Coherence Analysis

The Coherence Principle brings to our attention that learning is processed in different areas of the brain. This is dependent on what type of multimedia is being presented to the learner at the time. Learners process multimedia messages in their visual and auditory channels–both of which are limited in capacity (Moreno and Mayer). The two channels work against each other as they compete within the brain, for example when there is an educational animation movie that is shown the brain processes both the visual and the auditory aspects in different areas thus competing to make appropriate connections between animations and narration (Mayer).
One successful example of the Coherence Principle in my own classroom was a Power Point that I created. I created this presentation with extra sound effects because I had just learned how to add the effects and thought it was novel. The students were not paying any attention to the slides or the information, all they were doing was waiting for the next buzzing sound or bell ring so they could repeat that sound and laugh among themselves. I was frustrated and did not understand why this was not working. I knew from watching and the failed results that the sounds were not helping the students learn; however I did not understand this through the Coherence Principle that there is better transfer when extraneous material is excluded rather than included (Mayer). The next week I used the same power point with the class but I took away the many sound effects and only spoke when it was necessary. I then gave the students the same post quiz, they all passed unlike the previous test where more than seventy percent had failed. Background music and sounds may overload working memory, so they are most dangerous in situations in which the learner may experience heavy cognitive load, for example, when the material is unfamiliar, when the materials presented at a rapid rate,or when the rate of presentation is not under learner control (Clark & Mayer). My failed Power Point unfortunately met all criteria.


You don't always need sound to learn, a picture is worth a thousand words.

You don't always need sound to learn, a picture is worth a thousand words.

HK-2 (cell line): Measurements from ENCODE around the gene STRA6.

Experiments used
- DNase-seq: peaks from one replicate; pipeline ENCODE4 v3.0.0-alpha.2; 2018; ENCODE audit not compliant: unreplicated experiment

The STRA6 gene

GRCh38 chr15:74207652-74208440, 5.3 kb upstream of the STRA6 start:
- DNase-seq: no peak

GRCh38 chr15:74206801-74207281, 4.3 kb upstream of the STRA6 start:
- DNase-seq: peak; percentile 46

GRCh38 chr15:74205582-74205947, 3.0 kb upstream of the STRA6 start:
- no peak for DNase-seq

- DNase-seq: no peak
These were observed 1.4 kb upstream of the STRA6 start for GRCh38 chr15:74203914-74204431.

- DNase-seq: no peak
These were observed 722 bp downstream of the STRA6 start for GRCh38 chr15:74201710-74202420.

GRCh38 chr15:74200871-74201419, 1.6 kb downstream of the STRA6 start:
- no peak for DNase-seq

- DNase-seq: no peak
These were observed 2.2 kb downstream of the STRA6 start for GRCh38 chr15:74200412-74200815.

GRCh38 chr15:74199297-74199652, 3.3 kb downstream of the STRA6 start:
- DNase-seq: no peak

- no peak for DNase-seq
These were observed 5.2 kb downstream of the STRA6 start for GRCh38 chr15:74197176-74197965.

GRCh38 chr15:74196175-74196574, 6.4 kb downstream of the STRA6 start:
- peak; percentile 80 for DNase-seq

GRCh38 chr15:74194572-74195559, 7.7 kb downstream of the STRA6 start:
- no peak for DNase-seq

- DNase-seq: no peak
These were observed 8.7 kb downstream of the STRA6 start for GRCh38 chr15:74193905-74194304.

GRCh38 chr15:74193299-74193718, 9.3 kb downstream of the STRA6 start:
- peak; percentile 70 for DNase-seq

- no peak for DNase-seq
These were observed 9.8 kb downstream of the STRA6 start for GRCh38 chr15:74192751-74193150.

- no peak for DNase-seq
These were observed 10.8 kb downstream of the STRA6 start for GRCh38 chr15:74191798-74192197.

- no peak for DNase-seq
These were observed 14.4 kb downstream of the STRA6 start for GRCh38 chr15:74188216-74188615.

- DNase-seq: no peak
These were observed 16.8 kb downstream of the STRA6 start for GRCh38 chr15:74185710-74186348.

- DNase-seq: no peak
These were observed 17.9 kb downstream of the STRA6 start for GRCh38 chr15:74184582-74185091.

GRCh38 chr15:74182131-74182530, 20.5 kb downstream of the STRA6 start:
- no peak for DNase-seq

The Coherence Principle goes hand in hand with several Multimedia Learning principles that have been learned this semester; I will focus on two specific principles. The spatial contiguity principle states better transfer of knowledge when words and corresponding pictures are presented near rather than far from each other on the page or screen (Mayer). While taking both of these principles to teach students content the results will be significantly better, as the brain will be able to focus on one area such as the animations of the Power Point at the same time they will not have to take time to search for the text on the slide or page. This will make learning quick as well as the gain in content transfer. According to Mayer the spacial contiguity principle has a median gain in transfer of 70% and the Coherence principle has a median gain in transfer of 90 % Chunking was at 100% and so this is another area that should be implemented within the coherence principle. This can simply be done by alternating the visual and auditory information and keeping it short and simple (Mayer).

The learners are actively seeking to make sense of the presented material. When the material is understood it then gives the learner enjoyment. When the instructional designer adds unnecessary illustrations or sound to the presentation it can interfere in by distraction, disruption or seduction (Clark & Mayer). Words need also to be kept at a minimum for the Coherence Principle to be successfully implemented.  Excess of anything in the presentation is against this psychology. Too many pictures or embellished pictures, or words (text) even if they are interesting they will become extraneous to the learner (Clark & Mayer).

I personally enjoy learning about fundamental theories in educational psychology. I also feel that I am at times able to test the theories within my own classroom. My previous example on my botched attempt at creating a “fantastic noisy power point”  now seems like an oxymoron. I enjoyed seeing the results of using the Coherence Principle and using little or no sound so the students can focus on just learning the content at hand. It works. I look back at all of the horrible power point presentations that I created and feel horrible, I am glad I have this knowledge now and can start teaching more effectively. I think the authors need to also consider how sound can at times enhance a presentation as well. This can be seen in the redundancy principle as sound can be used to remind students of a certain group of objects or the beginning or end of a thought.


Clark, R. C., & Mayer, R. E. (2008). E-learning and the science of    instruction: proven guidelines for consumers and designers of multimedia learning (2nd ed.). San Francisco, CA: Pfeiffer.

Mayer, R. E. (1999). Multimedia Aids to problem solving transfer. International journal of educational research, 31, 611-623.

Moreno, R., & Mayer, R. E. (n.d.). IMEJ Article – A learner-centered approach to multimedia explanations: deriving instructional design principles from Cognitive Theory. Interactive multimedia electronic journal of computer-enhanced learning. Retrieved March 24, 2012, from


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